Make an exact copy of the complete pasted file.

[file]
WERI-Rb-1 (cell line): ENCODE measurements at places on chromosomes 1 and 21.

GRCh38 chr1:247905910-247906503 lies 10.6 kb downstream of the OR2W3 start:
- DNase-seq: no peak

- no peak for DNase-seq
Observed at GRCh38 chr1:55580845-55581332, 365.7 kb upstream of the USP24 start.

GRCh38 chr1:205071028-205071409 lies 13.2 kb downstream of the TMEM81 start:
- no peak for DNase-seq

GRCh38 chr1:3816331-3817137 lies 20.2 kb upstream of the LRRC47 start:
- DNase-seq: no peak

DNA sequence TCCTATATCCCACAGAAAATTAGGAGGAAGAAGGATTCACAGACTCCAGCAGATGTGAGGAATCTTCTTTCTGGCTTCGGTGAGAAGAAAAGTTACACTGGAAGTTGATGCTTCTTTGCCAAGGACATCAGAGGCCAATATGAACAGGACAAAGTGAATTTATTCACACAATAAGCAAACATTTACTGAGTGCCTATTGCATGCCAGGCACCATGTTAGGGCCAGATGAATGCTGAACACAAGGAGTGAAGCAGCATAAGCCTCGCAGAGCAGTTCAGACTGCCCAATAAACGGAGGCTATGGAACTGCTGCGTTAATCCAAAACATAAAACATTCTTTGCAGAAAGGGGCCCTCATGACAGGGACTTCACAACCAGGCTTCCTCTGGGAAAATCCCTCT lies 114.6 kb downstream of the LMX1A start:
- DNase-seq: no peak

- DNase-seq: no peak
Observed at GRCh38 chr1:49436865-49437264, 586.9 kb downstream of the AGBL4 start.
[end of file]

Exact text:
WERI-Rb-1 (cell line): ENCODE measurements at places on chromosomes 1 and 21.

GRCh38 chr1:247905910-247906503 lies 10.6 kb downstream of the OR2W3 start:
- DNase-seq: no peak

- no peak for DNase-seq
Observed at GRCh38 chr1:55580845-55581332, 365.7 kb upstream of the USP24 start.

GRCh38 chr1:205071028-205071409 lies 13.2 kb downstream of the TMEM81 start:
- no peak for DNase-seq

GRCh38 chr1:3816331-3817137 lies 20.2 kb upstream of the LRRC47 start:
- DNase-seq: no peak

DNA sequence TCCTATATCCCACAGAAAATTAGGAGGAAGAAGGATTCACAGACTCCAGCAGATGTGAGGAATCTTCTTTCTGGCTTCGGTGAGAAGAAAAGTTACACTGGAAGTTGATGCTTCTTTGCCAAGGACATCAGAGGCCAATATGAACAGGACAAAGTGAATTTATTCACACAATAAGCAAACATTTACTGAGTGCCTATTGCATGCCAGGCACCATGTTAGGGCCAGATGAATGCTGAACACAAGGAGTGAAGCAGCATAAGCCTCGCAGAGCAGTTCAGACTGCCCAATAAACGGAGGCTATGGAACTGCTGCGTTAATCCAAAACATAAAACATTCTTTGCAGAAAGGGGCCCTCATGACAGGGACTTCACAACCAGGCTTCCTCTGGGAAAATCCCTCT lies 114.6 kb downstream of the LMX1A start:
- DNase-seq: no peak

- DNase-seq: no peak
Observed at GRCh38 chr1:49436865-49437264, 586.9 kb downstream of the AGBL4 start.